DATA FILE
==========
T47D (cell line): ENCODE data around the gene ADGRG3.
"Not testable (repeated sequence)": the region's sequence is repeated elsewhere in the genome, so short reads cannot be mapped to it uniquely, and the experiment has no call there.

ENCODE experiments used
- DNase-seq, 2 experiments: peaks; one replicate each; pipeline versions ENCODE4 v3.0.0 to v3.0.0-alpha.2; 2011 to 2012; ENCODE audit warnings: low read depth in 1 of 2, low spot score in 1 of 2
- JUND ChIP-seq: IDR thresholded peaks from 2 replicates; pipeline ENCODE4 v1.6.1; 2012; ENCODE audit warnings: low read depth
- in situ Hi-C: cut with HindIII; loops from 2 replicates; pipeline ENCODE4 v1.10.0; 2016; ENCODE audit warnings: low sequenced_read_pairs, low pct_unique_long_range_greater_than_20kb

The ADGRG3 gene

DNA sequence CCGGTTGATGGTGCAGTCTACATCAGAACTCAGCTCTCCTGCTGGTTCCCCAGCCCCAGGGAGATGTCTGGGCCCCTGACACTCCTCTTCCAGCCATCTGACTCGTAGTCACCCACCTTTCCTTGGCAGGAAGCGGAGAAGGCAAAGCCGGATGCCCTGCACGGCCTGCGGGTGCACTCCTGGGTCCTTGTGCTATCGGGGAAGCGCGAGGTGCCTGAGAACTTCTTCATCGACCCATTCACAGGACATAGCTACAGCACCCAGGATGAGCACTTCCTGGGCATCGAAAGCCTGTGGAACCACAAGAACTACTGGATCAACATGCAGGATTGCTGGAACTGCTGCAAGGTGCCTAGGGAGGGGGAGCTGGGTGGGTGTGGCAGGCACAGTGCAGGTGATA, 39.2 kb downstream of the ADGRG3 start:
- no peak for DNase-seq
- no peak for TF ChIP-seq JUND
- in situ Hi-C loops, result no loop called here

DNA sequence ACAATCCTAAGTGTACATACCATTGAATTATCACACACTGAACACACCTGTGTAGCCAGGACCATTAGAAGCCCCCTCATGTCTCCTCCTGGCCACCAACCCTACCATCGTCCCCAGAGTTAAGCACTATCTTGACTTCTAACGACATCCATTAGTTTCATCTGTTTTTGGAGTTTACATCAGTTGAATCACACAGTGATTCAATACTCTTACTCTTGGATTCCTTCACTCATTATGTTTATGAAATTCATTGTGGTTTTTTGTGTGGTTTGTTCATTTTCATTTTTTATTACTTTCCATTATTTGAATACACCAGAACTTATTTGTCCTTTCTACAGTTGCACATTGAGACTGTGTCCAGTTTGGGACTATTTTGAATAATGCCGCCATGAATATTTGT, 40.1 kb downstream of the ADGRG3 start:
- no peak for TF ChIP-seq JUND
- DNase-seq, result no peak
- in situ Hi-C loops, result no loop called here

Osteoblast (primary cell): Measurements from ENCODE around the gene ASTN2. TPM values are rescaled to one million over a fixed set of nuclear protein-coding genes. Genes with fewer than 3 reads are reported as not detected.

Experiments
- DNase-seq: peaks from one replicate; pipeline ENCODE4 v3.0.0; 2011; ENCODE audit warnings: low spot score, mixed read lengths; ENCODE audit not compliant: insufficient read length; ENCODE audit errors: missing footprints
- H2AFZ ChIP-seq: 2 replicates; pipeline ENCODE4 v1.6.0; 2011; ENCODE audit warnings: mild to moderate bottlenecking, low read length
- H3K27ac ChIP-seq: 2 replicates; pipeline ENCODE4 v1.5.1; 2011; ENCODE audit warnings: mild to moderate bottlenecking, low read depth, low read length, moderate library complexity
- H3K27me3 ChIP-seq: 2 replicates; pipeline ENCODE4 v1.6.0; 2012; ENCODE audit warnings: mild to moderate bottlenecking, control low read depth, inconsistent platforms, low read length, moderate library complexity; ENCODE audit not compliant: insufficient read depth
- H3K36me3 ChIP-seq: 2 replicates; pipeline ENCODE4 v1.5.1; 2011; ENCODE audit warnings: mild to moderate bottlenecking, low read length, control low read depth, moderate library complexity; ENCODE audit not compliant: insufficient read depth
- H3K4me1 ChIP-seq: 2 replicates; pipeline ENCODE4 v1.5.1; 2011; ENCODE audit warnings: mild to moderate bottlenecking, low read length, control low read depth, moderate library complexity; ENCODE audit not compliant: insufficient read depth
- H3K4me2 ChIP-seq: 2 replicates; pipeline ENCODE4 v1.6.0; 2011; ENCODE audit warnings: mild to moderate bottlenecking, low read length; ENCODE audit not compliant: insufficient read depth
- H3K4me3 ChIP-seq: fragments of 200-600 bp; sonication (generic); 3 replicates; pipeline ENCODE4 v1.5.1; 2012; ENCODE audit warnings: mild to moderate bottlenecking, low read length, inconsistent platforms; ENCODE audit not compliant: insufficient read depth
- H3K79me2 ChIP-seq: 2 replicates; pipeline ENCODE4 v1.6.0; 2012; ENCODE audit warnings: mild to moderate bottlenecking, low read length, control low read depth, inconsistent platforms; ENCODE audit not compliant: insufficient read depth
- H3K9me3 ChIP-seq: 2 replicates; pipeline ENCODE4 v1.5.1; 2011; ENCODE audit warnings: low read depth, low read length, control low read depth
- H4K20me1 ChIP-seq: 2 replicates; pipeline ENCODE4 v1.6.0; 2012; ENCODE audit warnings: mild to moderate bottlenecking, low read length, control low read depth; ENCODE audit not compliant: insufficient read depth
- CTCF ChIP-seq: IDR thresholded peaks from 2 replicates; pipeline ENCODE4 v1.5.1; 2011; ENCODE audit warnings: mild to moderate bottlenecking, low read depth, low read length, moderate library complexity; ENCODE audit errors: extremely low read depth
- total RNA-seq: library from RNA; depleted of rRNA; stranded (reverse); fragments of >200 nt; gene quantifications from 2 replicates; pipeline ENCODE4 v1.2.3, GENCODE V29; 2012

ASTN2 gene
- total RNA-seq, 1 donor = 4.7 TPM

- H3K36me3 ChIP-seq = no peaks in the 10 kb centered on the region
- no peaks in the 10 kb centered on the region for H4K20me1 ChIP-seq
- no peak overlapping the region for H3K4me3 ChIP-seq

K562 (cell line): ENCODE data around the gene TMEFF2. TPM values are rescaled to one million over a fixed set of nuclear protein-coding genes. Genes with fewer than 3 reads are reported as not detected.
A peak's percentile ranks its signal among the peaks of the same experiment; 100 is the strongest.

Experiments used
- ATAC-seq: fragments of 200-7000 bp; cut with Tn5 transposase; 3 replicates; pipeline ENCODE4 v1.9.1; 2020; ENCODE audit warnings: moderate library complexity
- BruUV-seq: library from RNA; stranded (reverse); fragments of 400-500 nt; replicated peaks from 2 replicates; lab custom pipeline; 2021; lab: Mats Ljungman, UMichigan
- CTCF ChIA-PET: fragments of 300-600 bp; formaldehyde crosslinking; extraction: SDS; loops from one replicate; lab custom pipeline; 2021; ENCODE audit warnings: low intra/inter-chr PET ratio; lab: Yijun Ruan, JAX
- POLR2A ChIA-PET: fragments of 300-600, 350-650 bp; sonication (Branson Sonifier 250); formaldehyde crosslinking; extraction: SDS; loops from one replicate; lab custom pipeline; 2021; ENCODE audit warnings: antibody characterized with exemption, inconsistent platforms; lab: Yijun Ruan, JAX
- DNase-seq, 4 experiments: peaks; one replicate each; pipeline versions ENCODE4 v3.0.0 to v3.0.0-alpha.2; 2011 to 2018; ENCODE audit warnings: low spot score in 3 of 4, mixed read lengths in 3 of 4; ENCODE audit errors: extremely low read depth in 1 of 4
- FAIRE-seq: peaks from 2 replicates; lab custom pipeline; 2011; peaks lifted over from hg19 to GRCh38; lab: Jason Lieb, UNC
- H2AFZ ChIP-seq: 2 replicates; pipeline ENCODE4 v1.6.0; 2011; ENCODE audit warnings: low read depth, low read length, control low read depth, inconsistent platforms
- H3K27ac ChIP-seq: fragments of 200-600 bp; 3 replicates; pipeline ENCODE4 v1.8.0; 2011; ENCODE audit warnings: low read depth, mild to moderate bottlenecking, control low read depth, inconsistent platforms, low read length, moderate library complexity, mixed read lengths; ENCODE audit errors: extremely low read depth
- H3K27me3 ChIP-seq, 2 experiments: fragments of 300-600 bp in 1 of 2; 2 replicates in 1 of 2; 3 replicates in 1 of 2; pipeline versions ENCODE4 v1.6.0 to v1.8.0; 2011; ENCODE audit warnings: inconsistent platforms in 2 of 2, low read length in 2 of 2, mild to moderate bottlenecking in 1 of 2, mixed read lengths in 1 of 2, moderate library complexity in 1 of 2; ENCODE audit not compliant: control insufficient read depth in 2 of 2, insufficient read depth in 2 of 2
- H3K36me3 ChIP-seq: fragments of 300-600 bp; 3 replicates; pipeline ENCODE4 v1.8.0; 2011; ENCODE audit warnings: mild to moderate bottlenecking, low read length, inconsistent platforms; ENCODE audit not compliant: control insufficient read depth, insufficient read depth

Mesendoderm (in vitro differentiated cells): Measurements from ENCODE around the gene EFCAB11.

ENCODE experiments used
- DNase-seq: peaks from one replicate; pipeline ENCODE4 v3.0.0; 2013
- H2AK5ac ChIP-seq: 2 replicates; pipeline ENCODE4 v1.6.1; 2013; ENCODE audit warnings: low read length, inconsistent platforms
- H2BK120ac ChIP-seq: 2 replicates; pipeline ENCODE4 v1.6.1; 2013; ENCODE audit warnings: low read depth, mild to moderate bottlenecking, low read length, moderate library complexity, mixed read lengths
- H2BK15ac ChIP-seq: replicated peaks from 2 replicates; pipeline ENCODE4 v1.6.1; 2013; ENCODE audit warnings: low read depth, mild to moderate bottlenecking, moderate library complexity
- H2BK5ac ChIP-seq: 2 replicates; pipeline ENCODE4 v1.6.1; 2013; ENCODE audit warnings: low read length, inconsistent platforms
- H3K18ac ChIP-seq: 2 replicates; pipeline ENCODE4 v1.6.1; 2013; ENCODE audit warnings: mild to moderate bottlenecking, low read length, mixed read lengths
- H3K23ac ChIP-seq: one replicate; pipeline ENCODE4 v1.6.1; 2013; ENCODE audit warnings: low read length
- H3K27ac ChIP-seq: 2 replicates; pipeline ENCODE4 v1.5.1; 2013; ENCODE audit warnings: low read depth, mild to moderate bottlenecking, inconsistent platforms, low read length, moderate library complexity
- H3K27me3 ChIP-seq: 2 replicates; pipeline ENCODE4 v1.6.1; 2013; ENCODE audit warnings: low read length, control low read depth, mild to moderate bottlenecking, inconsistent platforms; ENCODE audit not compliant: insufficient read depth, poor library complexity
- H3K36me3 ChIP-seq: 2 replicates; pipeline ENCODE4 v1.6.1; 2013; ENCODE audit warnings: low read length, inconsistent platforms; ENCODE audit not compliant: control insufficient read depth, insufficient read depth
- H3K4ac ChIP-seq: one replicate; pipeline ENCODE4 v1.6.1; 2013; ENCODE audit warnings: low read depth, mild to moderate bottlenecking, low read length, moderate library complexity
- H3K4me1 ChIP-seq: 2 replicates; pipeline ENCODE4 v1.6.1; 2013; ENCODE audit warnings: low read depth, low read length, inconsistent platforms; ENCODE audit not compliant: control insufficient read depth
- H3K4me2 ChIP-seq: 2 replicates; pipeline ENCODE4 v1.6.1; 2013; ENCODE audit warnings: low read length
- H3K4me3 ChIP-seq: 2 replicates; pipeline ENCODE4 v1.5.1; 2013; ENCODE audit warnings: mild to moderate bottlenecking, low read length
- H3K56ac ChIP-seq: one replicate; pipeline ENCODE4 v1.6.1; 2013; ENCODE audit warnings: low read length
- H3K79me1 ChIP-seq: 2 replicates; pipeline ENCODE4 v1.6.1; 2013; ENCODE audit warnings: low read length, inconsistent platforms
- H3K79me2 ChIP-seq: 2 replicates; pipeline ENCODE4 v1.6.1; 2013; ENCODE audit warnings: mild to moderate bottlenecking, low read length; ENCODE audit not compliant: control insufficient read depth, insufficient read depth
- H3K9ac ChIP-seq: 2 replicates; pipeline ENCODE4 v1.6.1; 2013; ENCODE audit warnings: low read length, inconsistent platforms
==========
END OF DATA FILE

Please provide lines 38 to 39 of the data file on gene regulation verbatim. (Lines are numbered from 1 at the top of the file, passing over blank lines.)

Experiments used
- ATAC-seq: fragments of 200-7000 bp; cut with Tn5 transposase; 3 replicates; pipeline ENCODE4 v1.9.1; 2020; ENCODE audit warnings: moderate library complexity